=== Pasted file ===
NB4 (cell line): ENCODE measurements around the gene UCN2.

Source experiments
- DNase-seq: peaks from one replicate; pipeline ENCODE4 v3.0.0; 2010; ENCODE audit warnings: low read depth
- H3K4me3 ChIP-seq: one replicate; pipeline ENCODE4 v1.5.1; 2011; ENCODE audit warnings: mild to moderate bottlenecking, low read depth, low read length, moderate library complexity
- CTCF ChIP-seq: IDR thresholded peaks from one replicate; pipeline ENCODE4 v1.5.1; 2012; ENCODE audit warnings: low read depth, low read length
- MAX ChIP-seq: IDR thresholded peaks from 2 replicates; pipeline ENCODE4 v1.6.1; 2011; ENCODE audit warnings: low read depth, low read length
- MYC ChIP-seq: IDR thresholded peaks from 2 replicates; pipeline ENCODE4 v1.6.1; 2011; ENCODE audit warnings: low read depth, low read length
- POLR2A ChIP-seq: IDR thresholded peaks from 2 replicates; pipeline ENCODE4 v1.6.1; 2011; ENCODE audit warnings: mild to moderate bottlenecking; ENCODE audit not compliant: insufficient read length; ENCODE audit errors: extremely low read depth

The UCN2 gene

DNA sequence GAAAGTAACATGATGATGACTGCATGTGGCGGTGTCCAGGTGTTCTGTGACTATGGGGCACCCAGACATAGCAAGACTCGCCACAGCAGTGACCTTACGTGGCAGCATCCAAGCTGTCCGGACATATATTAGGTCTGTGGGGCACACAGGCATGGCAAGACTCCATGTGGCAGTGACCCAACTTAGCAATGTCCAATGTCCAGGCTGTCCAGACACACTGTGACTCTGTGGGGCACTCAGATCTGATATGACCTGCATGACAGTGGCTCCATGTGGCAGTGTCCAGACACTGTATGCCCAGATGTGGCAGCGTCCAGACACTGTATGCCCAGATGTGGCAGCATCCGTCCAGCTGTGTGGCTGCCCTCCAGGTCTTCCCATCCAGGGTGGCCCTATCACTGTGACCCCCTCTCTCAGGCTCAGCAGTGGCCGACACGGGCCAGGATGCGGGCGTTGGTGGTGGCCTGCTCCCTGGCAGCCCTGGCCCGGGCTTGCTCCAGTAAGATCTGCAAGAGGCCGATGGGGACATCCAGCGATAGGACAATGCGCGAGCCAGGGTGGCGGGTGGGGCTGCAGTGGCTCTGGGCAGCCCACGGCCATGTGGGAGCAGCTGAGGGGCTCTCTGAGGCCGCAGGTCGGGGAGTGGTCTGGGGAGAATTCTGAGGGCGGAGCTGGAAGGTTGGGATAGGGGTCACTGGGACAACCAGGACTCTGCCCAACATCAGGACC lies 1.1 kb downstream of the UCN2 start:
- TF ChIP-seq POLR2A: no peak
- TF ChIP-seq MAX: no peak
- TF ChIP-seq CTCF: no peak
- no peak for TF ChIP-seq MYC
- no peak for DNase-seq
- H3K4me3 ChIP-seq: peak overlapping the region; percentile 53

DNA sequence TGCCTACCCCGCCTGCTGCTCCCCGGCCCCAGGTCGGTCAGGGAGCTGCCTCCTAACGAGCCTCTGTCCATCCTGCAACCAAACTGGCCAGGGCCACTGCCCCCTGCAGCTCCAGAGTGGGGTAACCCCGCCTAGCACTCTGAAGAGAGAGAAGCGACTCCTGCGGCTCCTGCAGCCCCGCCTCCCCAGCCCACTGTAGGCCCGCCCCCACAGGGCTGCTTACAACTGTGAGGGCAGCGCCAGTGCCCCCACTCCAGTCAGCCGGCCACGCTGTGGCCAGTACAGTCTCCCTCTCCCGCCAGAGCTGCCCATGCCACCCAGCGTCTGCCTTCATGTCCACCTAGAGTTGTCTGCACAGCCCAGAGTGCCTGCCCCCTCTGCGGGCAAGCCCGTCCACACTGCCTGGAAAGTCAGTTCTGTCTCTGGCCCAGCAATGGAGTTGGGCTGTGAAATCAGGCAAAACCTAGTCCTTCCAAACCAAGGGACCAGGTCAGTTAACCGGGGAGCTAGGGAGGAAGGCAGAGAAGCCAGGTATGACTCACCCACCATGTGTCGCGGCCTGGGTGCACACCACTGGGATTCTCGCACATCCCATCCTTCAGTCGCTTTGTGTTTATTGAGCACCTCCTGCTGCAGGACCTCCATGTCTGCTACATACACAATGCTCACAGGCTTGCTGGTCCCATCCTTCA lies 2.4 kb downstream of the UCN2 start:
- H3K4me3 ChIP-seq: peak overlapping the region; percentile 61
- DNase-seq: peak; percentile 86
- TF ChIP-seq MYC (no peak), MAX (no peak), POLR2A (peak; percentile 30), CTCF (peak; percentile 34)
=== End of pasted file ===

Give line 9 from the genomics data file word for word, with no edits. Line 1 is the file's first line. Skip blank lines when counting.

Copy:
The UCN2 gene